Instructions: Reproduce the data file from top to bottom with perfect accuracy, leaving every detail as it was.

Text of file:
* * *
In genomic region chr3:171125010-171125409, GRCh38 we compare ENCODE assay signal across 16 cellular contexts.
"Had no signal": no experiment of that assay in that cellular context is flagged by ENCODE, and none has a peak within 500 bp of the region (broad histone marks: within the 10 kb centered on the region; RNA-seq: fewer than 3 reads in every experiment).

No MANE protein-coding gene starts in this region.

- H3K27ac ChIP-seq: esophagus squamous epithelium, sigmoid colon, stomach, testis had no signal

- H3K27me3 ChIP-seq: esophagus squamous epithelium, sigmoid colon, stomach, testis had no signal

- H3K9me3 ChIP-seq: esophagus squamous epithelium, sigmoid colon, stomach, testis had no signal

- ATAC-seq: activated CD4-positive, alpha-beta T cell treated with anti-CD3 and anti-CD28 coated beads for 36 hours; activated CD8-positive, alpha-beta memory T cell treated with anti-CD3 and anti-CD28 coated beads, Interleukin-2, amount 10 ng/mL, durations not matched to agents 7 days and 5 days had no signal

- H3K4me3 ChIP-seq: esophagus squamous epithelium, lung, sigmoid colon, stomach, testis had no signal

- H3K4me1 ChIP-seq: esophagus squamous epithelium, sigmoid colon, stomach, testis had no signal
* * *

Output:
In genomic region chr3:171125010-171125409, GRCh38 we compare ENCODE assay signal across 16 cellular contexts.
"Had no signal": no experiment of that assay in that cellular context is flagged by ENCODE, and none has a peak within 500 bp of the region (broad histone marks: within the 10 kb centered on the region; RNA-seq: fewer than 3 reads in every experiment).

No MANE protein-coding gene starts in this region.

- H3K27ac ChIP-seq: esophagus squamous epithelium, sigmoid colon, stomach, testis had no signal

- H3K27me3 ChIP-seq: esophagus squamous epithelium, sigmoid colon, stomach, testis had no signal

- H3K9me3 ChIP-seq: esophagus squamous epithelium, sigmoid colon, stomach, testis had no signal

- ATAC-seq: activated CD4-positive, alpha-beta T cell treated with anti-CD3 and anti-CD28 coated beads for 36 hours; activated CD8-positive, alpha-beta memory T cell treated with anti-CD3 and anti-CD28 coated beads, Interleukin-2, amount 10 ng/mL, durations not matched to agents 7 days and 5 days had no signal

- H3K4me3 ChIP-seq: esophagus squamous epithelium, lung, sigmoid colon, stomach, testis had no signal

- H3K4me1 ChIP-seq: esophagus squamous epithelium, sigmoid colon, stomach, testis had no signal